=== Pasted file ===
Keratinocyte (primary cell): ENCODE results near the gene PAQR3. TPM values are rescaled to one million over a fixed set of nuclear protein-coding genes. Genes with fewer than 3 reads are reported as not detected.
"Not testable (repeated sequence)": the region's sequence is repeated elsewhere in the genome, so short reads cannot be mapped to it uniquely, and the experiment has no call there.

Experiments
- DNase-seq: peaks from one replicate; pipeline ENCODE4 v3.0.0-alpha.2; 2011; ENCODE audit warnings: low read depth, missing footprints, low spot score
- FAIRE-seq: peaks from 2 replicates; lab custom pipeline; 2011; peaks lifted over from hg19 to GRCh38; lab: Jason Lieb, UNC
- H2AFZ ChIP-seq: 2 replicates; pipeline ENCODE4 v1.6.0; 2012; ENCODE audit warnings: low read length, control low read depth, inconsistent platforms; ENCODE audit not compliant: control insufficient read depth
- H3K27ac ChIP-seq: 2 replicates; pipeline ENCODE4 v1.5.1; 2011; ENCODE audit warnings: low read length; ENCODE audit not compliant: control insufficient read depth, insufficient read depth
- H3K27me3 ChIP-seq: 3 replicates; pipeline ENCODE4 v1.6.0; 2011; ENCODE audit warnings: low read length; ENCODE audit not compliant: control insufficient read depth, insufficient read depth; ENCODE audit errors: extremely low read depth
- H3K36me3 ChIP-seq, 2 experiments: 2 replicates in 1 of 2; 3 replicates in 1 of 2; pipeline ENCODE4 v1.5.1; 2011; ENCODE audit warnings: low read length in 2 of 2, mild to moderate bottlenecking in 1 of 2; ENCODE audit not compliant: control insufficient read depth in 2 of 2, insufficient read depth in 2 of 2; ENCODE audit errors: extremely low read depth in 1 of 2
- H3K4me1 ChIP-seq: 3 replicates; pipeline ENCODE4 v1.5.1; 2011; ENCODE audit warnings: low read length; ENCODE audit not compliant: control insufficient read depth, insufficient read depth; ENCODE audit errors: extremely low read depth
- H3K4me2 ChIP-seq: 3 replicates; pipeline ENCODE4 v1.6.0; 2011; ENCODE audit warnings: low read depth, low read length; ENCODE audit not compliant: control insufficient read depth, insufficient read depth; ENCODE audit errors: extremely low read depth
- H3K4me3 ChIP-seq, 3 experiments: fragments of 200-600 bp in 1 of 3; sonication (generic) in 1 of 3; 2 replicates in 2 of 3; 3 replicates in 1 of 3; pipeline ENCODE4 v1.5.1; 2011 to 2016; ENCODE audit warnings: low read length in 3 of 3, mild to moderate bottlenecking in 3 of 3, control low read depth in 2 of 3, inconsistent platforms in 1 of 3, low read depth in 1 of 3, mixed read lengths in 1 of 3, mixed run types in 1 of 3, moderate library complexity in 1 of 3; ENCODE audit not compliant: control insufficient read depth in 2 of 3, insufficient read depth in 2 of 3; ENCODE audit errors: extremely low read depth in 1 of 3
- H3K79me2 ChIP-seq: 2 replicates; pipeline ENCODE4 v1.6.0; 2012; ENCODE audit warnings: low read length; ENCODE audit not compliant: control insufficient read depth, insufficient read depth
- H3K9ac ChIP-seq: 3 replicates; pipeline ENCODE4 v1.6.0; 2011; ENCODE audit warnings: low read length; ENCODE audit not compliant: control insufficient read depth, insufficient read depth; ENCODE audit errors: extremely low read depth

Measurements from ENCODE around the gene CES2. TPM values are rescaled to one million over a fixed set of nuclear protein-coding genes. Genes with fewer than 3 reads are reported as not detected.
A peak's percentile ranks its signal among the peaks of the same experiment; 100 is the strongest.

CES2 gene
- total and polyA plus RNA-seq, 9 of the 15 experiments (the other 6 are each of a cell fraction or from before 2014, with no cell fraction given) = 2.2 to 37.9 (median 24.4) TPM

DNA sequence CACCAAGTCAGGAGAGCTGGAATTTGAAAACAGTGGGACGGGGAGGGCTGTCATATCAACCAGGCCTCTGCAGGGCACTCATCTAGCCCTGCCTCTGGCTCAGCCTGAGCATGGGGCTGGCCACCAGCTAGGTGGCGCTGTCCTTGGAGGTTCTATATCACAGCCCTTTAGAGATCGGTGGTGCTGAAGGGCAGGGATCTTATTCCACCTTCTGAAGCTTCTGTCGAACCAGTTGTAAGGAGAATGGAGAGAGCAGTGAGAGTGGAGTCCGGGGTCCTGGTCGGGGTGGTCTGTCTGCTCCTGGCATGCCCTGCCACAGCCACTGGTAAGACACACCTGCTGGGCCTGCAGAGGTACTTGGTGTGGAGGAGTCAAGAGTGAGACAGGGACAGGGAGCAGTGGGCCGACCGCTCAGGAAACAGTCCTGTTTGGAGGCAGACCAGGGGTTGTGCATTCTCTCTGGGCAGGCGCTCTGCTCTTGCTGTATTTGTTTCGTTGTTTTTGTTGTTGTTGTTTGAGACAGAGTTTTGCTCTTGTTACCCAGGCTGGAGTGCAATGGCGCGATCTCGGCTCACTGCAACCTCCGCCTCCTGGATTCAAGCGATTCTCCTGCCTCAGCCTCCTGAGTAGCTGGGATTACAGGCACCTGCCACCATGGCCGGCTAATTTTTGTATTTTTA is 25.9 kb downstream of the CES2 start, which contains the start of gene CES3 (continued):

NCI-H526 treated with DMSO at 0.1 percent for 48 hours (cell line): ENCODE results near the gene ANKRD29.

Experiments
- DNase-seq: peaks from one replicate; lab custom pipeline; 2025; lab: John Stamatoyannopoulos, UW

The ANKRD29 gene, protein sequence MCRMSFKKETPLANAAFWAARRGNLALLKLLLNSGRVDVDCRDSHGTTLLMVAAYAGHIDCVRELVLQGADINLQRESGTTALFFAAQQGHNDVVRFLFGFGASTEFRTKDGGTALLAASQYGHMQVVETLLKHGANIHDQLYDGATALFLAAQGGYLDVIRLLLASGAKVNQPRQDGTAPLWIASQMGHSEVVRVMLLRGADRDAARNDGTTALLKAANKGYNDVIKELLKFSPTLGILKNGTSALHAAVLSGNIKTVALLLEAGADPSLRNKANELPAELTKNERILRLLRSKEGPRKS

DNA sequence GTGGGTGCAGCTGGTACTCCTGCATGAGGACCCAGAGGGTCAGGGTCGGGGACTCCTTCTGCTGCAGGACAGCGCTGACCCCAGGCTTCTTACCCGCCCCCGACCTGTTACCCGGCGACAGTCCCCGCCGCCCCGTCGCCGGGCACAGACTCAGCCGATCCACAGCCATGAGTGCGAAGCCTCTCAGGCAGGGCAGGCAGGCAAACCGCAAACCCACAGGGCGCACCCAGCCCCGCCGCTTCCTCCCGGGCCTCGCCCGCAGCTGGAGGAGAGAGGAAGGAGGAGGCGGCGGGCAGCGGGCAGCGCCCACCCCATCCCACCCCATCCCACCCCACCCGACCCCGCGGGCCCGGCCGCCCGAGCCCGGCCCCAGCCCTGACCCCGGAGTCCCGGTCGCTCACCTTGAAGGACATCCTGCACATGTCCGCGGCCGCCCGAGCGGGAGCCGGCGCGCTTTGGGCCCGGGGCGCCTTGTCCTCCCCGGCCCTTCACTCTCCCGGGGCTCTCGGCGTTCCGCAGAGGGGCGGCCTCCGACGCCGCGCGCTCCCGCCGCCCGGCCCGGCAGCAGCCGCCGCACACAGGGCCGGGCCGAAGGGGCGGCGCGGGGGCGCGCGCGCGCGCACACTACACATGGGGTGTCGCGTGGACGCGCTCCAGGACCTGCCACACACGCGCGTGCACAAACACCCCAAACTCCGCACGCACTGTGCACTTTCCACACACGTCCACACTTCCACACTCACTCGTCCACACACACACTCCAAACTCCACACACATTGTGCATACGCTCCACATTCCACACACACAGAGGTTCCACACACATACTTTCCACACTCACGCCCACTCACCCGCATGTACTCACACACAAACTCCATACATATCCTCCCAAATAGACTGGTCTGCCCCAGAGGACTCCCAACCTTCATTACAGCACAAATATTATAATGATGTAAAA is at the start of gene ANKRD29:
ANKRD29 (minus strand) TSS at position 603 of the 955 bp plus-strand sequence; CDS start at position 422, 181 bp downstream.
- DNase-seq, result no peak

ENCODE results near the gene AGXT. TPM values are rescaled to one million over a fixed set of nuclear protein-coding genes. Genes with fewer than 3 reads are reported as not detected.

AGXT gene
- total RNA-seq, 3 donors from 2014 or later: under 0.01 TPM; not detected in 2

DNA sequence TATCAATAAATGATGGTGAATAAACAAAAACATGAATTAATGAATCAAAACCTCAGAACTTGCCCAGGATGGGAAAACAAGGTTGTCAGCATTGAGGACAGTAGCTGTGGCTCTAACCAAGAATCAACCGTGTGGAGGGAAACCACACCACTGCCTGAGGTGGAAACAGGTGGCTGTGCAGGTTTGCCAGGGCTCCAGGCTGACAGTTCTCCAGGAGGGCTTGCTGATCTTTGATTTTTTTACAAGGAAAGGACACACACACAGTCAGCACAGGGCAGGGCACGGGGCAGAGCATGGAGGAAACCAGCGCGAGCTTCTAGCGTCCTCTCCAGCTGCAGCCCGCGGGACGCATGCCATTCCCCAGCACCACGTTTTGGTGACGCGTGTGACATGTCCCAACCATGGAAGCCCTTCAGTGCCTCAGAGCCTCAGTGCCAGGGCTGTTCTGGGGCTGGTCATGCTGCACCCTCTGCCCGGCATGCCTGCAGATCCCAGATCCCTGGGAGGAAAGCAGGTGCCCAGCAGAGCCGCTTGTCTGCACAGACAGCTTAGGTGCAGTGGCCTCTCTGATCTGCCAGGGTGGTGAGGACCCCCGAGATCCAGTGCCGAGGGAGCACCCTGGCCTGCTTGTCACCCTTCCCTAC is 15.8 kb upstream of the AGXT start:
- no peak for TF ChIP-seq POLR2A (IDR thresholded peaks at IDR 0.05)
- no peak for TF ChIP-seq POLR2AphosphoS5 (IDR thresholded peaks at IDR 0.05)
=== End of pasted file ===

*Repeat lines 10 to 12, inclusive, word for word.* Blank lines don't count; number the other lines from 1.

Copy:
- H3K4me1 ChIP-seq: 3 replicates; pipeline ENCODE4 v1.5.1; 2011; ENCODE audit warnings: low read length; ENCODE audit not compliant: control insufficient read depth, insufficient read depth; ENCODE audit errors: extremely low read depth
- H3K4me2 ChIP-seq: 3 replicates; pipeline ENCODE4 v1.6.0; 2011; ENCODE audit warnings: low read depth, low read length; ENCODE audit not compliant: control insufficient read depth, insufficient read depth; ENCODE audit errors: extremely low read depth
- H3K4me3 ChIP-seq, 3 experiments: fragments of 200-600 bp in 1 of 3; sonication (generic) in 1 of 3; 2 replicates in 2 of 3; 3 replicates in 1 of 3; pipeline ENCODE4 v1.5.1; 2011 to 2016; ENCODE audit warnings: low read length in 3 of 3, mild to moderate bottlenecking in 3 of 3, control low read depth in 2 of 3, inconsistent platforms in 1 of 3, low read depth in 1 of 3, mixed read lengths in 1 of 3, mixed run types in 1 of 3, moderate library complexity in 1 of 3; ENCODE audit not compliant: control insufficient read depth in 2 of 3, insufficient read depth in 2 of 3; ENCODE audit errors: extremely low read depth in 1 of 3